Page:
|
|

Alaska Equal Pay/Comparable Worth: What you need to know

Under the Alaska Human Rights Law, employers may not discriminate between the sexes in the payment of wages, or employ a female in an occupation at a salary or wage rate less than that paid to a male employee for work of comparable character or work in the same operation, business, or type of work in the same locality (AK Stat. Sec. 18.80.220).
The Alaska Supreme Court has interpreted the law as prohibiting intentional discrimination in the payment of wages (Alaska State Comm'n for Human Rights v. Department of Admin., 796 P.2d 458 (Alaska 1990)). The Court also ruled that, as used in the statute, "comparable character" means equal pay for substantially equal work.
Alaska's courts have held that pay differences between men and women that are based on certain non-gender-related factors, such as seniority systems, merit pay, and commission systems, are permissible as long as they are fairly and evenly applied to all employees and are not a mere subterfuge to hide discrimination (Brown v. Wood, 575 P.2d 760 (Alaska 1978)).
For a Limited Time receive a FREE HR Report on the "Critical HR Recordkeeping”.  This exclusive special report covers hiring records, employment relationships, termination records, litigation issues, electronic information issues, tips for better recordkeeping, and a list of legal requirements.  Download Now
In addition to the specific prohibition of pay discrimination between the sexes for comparable work, the state Human Rights Law also prohibits employers from discriminating in compensation and other terms and conditions of employment on the basis of a person's race, religion, color, or national origin, or because of the person's age, physical or mental disability, sex, marital status, changes in marital status, pregnancy, or parenthood (AK Stat. Sec. 18.80.220).
Under the Lilly Ledbetter Fair Pay Act of 2009, the federal fair employment laws were amended so that each paycheck affected by an employer's prior discriminatory practice or decision constitutes an ...

>> Read more about Equal Pay/Comparable Worth

More on this topic:

State Requirements

National | Alabama | Alaska | Arizona | Arkansas | California | Colorado | Connecticut | Delaware | District of Columbia | Florida | Georgia | Hawaii | Idaho | Illinois | Indiana | Iowa | Kansas | Kentucky | Louisiana | Maine | Maryland | Massachusetts | Michigan | Minnesota | Mississippi | Missouri | Montana | Nebraska | Nevada | New Hampshire | New Jersey | New Mexico | New York | North Carolina | North Dakota | Ohio | Oklahoma | Oregon | Pennsylvania | Rhode Island | South Carolina | South Dakota | Tennessee | Texas | Utah | Vermont | Virginia | Washington | West Virginia | Wisconsin | Wyoming |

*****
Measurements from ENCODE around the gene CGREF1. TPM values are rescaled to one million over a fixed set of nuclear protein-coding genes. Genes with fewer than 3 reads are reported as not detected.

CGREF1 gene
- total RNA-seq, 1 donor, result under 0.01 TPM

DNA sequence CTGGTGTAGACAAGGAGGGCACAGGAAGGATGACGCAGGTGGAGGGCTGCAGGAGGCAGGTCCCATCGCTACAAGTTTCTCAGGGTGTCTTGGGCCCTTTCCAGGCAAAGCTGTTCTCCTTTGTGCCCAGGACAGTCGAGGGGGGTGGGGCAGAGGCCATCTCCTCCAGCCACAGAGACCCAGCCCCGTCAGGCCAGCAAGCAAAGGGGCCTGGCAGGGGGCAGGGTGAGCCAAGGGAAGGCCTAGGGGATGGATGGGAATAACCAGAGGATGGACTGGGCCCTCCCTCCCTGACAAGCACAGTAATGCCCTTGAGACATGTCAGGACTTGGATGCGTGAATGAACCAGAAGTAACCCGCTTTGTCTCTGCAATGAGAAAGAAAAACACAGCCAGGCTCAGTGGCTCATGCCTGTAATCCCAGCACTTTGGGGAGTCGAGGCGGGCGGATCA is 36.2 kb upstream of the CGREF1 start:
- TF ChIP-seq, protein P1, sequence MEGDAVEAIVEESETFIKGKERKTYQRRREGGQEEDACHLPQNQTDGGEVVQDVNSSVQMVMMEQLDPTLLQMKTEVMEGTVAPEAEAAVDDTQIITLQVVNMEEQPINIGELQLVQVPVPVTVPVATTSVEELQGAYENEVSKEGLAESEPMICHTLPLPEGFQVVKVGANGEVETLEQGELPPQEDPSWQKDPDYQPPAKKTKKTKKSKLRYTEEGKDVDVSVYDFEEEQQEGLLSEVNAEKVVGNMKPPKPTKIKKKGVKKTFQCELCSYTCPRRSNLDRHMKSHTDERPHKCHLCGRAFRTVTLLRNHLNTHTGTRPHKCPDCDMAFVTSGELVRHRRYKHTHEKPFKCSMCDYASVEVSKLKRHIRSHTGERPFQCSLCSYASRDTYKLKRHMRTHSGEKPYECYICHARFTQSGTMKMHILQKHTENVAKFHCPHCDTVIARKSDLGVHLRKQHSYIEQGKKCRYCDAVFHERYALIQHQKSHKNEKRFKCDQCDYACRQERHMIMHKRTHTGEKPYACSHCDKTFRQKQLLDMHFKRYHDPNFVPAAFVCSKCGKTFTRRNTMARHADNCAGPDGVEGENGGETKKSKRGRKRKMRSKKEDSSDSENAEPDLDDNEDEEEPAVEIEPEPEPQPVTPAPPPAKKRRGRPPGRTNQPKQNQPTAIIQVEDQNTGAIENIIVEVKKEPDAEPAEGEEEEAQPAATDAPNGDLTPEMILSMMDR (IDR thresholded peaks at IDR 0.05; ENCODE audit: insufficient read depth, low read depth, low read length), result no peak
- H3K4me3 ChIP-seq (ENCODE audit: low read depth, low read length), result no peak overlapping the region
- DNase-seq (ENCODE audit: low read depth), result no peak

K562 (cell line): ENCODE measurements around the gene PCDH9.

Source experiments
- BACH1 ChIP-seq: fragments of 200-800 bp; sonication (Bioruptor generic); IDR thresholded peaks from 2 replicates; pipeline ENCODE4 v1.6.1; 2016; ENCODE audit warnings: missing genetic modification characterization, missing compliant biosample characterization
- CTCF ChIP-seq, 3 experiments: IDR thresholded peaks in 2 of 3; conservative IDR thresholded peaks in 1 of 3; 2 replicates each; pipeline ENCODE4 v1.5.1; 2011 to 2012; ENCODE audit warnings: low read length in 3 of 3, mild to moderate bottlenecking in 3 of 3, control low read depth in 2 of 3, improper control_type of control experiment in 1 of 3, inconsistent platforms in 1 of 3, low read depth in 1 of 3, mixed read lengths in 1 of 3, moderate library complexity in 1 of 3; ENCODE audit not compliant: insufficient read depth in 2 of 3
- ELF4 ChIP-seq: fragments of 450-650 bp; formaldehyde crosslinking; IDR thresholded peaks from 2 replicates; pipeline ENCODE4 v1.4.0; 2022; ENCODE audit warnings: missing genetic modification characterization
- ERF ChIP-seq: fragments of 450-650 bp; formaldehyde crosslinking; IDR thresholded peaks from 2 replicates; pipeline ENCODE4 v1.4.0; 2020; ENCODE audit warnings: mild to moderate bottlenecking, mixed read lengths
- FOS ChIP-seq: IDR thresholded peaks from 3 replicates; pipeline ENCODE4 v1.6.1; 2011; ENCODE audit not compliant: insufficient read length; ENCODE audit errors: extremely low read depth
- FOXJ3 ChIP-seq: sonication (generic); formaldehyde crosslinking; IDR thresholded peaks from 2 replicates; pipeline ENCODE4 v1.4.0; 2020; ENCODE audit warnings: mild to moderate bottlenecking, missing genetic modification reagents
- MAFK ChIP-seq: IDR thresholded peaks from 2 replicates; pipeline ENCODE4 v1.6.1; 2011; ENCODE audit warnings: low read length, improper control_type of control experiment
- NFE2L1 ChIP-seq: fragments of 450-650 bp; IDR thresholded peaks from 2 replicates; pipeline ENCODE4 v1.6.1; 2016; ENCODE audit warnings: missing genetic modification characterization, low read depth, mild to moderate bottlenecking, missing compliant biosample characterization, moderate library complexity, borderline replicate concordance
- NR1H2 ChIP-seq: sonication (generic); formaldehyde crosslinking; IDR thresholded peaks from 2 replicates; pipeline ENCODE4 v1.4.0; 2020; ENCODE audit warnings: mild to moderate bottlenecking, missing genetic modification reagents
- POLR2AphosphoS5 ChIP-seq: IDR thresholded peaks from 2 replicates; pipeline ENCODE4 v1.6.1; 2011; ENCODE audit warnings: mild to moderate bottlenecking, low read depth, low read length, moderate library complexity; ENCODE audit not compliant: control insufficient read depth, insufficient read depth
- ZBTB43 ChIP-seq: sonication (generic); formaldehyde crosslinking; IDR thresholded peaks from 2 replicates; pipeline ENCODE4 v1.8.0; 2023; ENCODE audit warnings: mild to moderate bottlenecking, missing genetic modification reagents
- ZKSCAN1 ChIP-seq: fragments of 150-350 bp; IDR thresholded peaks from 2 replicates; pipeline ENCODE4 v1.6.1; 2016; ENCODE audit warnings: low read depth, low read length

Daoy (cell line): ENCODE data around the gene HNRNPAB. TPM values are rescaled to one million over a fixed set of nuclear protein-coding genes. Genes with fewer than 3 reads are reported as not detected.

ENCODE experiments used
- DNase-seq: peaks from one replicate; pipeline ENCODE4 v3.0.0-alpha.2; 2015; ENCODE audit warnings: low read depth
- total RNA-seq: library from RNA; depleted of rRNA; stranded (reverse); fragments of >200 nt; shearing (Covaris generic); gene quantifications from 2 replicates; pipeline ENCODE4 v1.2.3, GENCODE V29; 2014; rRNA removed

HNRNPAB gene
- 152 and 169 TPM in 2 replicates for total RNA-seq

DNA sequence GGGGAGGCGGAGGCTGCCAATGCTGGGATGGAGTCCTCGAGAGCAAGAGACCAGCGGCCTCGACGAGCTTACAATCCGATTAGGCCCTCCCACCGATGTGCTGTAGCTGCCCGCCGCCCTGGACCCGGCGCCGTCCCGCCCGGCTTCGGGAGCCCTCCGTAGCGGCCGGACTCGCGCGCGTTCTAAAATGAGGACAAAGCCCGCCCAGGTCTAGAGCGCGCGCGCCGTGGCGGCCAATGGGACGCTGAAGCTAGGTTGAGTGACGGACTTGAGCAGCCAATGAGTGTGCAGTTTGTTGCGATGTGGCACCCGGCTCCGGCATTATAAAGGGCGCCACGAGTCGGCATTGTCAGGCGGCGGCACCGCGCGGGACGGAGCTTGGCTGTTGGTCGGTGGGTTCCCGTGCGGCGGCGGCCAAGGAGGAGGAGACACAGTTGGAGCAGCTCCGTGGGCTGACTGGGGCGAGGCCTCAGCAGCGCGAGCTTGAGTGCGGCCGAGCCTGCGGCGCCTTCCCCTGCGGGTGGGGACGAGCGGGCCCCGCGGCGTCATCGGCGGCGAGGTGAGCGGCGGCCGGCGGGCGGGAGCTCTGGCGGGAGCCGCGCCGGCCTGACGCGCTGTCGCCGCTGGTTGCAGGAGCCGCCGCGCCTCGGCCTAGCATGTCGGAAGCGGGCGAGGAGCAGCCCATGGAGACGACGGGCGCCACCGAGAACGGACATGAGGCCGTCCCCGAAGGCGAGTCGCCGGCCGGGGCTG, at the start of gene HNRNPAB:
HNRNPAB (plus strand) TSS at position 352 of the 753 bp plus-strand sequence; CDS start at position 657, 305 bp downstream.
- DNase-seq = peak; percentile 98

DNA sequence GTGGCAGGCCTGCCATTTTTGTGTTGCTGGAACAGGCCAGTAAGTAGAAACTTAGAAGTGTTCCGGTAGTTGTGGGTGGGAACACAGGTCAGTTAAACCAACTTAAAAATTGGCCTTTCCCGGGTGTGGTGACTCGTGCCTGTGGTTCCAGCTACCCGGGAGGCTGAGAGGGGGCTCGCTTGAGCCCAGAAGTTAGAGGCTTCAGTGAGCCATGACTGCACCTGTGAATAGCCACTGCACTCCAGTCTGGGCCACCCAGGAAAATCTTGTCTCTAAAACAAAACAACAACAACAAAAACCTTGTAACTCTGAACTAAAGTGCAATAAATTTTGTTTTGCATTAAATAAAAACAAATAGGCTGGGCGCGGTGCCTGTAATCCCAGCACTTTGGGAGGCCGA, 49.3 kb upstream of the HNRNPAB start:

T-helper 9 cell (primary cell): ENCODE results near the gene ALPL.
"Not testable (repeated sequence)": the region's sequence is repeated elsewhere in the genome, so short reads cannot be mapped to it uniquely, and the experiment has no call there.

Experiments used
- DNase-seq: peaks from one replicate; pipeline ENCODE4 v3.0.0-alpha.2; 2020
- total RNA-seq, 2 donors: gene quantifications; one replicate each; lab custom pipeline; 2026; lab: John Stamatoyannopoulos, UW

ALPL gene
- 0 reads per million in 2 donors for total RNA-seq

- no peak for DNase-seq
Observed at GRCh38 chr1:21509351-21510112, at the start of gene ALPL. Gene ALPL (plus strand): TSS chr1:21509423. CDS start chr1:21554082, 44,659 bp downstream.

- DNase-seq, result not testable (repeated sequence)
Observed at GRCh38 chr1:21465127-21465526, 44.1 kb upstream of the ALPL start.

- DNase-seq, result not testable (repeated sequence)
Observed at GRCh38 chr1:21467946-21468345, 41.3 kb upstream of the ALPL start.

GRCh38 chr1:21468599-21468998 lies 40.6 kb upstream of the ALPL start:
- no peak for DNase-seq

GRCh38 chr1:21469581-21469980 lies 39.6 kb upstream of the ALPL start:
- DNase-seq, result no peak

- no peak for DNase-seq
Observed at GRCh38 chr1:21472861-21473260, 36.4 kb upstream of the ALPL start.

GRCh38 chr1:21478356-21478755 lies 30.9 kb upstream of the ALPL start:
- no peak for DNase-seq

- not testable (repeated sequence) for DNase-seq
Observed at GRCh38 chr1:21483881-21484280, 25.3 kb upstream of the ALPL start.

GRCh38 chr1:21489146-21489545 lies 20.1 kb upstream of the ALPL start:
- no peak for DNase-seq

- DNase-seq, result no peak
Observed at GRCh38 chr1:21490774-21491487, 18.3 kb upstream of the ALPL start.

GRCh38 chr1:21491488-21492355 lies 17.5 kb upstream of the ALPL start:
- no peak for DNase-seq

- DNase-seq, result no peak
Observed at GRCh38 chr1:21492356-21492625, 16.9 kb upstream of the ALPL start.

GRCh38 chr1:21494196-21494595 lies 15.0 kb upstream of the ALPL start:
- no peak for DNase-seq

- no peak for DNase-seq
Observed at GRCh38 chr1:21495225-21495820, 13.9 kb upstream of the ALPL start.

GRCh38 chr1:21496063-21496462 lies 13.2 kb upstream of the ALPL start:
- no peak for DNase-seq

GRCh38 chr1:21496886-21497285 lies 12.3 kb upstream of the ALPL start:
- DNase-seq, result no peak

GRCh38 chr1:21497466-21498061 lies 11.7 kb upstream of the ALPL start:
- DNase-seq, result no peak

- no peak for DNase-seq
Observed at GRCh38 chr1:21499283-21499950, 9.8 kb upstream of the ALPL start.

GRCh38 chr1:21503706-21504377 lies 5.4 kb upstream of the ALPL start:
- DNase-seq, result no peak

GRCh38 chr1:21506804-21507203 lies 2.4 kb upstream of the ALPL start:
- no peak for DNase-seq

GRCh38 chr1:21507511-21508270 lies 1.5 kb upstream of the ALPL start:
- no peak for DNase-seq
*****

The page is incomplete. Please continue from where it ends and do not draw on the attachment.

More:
Alaska Equal Pay/Comparable Worth Resources

Equal Pay/Comparable Worth Products

Free Special Reports
Get Your FREE HR Management Special Report. Download Any One Of These FREE Special Reports, Instantly!
Featured Special Report
Claim Your Free Copy of Critical HR Recordkeeping

Record retention is complex and time consuming. However, in addition to complying with various federal and state laws, keeping good, well-organized records can be very helpful in documenting and supporting an organization’s employment actions.
Download Now!


This special report will discuss how you can ensure your records are in good order, and establish a record-retention policy.

Topics covered:
1. Hiring Records
2. Employment Relationships
3. Termination Records
4. Litigation Issues
5. Electronic Information Issues
6. Tips for Better Recordkeeping
7. A List of Legal Requirements

Make sure you have the information you need to know to keep your records in order.